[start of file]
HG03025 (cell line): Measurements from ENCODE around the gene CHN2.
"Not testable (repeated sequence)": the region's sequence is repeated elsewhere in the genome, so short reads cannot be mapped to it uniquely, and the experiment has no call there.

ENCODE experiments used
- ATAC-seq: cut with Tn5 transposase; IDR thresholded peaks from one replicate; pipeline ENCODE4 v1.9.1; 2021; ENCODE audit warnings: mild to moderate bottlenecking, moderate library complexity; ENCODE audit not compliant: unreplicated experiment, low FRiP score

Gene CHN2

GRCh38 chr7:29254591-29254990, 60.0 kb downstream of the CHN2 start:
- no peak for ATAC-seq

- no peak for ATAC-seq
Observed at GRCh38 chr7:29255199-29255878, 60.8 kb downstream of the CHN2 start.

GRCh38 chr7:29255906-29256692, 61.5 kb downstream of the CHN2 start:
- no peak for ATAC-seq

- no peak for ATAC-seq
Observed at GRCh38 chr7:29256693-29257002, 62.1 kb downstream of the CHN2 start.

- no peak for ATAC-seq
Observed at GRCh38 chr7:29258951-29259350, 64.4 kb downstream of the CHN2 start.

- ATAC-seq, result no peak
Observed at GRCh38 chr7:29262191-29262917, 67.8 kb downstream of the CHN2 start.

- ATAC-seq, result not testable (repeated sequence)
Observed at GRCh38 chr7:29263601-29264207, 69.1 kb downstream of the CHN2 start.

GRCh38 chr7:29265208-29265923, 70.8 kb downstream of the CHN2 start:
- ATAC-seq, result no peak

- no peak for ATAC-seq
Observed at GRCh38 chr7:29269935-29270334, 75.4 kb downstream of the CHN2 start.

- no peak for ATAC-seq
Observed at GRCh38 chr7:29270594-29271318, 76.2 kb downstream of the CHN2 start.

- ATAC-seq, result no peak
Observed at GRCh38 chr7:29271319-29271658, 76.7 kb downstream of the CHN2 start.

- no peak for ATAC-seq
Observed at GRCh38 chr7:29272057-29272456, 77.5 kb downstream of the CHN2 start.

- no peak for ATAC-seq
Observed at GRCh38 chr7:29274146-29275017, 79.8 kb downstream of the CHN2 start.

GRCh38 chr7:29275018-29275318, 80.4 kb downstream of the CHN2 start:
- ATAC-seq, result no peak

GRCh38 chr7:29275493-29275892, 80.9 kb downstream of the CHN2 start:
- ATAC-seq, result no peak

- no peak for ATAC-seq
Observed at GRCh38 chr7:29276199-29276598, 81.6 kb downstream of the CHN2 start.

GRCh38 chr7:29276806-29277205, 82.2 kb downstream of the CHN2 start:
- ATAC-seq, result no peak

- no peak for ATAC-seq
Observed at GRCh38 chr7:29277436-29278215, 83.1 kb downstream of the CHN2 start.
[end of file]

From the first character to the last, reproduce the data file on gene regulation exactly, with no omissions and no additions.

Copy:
HG03025 (cell line): Measurements from ENCODE around the gene CHN2.
"Not testable (repeated sequence)": the region's sequence is repeated elsewhere in the genome, so short reads cannot be mapped to it uniquely, and the experiment has no call there.

ENCODE experiments used
- ATAC-seq: cut with Tn5 transposase; IDR thresholded peaks from one replicate; pipeline ENCODE4 v1.9.1; 2021; ENCODE audit warnings: mild to moderate bottlenecking, moderate library complexity; ENCODE audit not compliant: unreplicated experiment, low FRiP score

Gene CHN2

GRCh38 chr7:29254591-29254990, 60.0 kb downstream of the CHN2 start:
- no peak for ATAC-seq

- no peak for ATAC-seq
Observed at GRCh38 chr7:29255199-29255878, 60.8 kb downstream of the CHN2 start.

GRCh38 chr7:29255906-29256692, 61.5 kb downstream of the CHN2 start:
- no peak for ATAC-seq

- no peak for ATAC-seq
Observed at GRCh38 chr7:29256693-29257002, 62.1 kb downstream of the CHN2 start.

- no peak for ATAC-seq
Observed at GRCh38 chr7:29258951-29259350, 64.4 kb downstream of the CHN2 start.

- ATAC-seq, result no peak
Observed at GRCh38 chr7:29262191-29262917, 67.8 kb downstream of the CHN2 start.

- ATAC-seq, result not testable (repeated sequence)
Observed at GRCh38 chr7:29263601-29264207, 69.1 kb downstream of the CHN2 start.

GRCh38 chr7:29265208-29265923, 70.8 kb downstream of the CHN2 start:
- ATAC-seq, result no peak

- no peak for ATAC-seq
Observed at GRCh38 chr7:29269935-29270334, 75.4 kb downstream of the CHN2 start.

- no peak for ATAC-seq
Observed at GRCh38 chr7:29270594-29271318, 76.2 kb downstream of the CHN2 start.

- ATAC-seq, result no peak
Observed at GRCh38 chr7:29271319-29271658, 76.7 kb downstream of the CHN2 start.

- no peak for ATAC-seq
Observed at GRCh38 chr7:29272057-29272456, 77.5 kb downstream of the CHN2 start.

- no peak for ATAC-seq
Observed at GRCh38 chr7:29274146-29275017, 79.8 kb downstream of the CHN2 start.

GRCh38 chr7:29275018-29275318, 80.4 kb downstream of the CHN2 start:
- ATAC-seq, result no peak

GRCh38 chr7:29275493-29275892, 80.9 kb downstream of the CHN2 start:
- ATAC-seq, result no peak

- no peak for ATAC-seq
Observed at GRCh38 chr7:29276199-29276598, 81.6 kb downstream of the CHN2 start.

GRCh38 chr7:29276806-29277205, 82.2 kb downstream of the CHN2 start:
- ATAC-seq, result no peak

- no peak for ATAC-seq
Observed at GRCh38 chr7:29277436-29278215, 83.1 kb downstream of the CHN2 start.